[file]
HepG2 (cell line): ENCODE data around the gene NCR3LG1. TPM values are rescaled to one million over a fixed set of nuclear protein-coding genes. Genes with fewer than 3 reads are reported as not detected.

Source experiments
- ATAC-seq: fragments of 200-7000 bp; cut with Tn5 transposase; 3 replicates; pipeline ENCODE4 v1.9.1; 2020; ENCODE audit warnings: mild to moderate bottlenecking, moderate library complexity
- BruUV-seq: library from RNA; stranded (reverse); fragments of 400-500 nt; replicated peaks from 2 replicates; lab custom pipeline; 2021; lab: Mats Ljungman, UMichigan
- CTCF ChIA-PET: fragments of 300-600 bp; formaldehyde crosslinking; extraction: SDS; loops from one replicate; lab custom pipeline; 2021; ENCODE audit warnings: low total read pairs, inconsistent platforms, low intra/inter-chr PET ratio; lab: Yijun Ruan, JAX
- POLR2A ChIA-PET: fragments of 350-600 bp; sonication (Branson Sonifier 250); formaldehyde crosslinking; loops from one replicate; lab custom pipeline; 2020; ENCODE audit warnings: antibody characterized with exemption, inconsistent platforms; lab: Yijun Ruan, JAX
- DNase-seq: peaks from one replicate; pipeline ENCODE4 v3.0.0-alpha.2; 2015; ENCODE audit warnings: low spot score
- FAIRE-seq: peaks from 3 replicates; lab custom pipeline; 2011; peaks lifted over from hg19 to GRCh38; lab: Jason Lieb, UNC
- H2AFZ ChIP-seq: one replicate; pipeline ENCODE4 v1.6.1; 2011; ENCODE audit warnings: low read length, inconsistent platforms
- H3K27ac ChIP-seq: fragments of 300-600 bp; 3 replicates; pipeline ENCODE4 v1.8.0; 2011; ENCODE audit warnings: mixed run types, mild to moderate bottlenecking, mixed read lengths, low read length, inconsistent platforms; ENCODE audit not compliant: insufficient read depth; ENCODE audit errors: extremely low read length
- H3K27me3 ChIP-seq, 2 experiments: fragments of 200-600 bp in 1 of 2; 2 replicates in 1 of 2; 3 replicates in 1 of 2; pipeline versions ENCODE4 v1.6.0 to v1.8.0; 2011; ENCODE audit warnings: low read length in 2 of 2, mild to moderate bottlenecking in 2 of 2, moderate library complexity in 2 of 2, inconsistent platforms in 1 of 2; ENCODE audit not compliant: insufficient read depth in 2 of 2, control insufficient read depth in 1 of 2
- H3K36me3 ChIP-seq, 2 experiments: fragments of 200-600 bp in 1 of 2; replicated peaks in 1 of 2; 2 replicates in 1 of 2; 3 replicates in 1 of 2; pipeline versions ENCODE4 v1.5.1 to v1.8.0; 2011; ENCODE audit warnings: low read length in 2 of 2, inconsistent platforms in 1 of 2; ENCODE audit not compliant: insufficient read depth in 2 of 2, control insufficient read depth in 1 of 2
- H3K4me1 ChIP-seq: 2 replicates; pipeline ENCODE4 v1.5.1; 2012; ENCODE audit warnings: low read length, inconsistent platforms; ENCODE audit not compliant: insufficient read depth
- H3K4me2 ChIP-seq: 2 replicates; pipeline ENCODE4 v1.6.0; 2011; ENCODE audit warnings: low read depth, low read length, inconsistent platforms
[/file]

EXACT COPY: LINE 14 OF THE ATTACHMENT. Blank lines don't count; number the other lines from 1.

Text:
- H3K4me2 ChIP-seq: 2 replicates; pipeline ENCODE4 v1.6.0; 2011; ENCODE audit warnings: low read depth, low read length, inconsistent platforms